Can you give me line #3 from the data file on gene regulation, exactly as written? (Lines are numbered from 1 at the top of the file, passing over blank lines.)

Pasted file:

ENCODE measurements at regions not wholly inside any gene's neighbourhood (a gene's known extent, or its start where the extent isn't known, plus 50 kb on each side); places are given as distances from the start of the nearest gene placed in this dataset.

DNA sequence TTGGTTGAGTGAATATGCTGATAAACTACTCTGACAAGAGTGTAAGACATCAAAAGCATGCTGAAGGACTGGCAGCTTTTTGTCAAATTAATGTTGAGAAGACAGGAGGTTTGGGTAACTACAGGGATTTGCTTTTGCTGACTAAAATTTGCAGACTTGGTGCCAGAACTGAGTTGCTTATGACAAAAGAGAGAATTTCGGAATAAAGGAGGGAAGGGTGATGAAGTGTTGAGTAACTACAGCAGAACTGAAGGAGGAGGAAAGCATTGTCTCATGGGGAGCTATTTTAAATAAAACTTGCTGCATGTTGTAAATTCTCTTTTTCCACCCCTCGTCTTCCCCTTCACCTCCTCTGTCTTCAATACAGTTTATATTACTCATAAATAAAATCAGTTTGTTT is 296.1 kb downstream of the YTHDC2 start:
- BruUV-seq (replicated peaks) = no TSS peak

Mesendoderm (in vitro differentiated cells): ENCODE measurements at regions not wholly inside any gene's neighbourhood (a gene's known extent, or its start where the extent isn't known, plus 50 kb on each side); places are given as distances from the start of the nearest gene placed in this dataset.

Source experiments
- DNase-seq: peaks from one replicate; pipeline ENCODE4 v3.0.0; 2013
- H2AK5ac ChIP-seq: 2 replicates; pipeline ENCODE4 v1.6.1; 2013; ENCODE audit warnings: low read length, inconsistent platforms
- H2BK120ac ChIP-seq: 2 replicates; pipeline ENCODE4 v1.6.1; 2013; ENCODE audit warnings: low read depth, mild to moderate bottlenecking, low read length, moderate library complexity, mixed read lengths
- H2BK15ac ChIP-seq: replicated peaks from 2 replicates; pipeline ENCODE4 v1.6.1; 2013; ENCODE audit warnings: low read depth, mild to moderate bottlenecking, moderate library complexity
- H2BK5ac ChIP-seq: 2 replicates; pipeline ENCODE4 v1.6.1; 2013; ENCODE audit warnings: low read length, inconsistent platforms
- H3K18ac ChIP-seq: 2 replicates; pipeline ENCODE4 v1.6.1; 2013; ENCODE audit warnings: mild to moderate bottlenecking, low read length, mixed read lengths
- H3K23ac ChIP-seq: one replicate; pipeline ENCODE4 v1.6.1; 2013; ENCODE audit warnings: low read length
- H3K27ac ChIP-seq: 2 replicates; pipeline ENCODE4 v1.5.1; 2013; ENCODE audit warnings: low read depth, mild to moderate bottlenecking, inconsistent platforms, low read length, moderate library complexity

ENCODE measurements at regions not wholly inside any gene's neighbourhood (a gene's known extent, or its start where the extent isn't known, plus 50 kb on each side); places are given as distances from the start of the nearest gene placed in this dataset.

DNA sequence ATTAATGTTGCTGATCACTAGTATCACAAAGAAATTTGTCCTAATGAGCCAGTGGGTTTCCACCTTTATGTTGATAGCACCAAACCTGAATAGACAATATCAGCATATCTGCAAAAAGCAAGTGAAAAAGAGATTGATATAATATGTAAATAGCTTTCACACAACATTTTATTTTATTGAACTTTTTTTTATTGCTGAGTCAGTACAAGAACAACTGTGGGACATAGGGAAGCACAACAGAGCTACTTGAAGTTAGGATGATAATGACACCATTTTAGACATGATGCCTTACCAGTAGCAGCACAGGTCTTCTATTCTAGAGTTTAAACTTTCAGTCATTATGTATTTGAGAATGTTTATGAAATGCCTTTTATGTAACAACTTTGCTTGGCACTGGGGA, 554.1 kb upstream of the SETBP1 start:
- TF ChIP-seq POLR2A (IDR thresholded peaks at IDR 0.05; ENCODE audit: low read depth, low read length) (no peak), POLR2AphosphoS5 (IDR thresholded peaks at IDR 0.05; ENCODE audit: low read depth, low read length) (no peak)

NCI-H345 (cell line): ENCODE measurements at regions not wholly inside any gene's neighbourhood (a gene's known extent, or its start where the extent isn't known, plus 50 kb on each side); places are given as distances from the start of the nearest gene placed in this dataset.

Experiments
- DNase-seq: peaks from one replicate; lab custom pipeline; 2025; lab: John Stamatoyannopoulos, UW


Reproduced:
- BruUV-seq (replicated peaks) = no TSS peak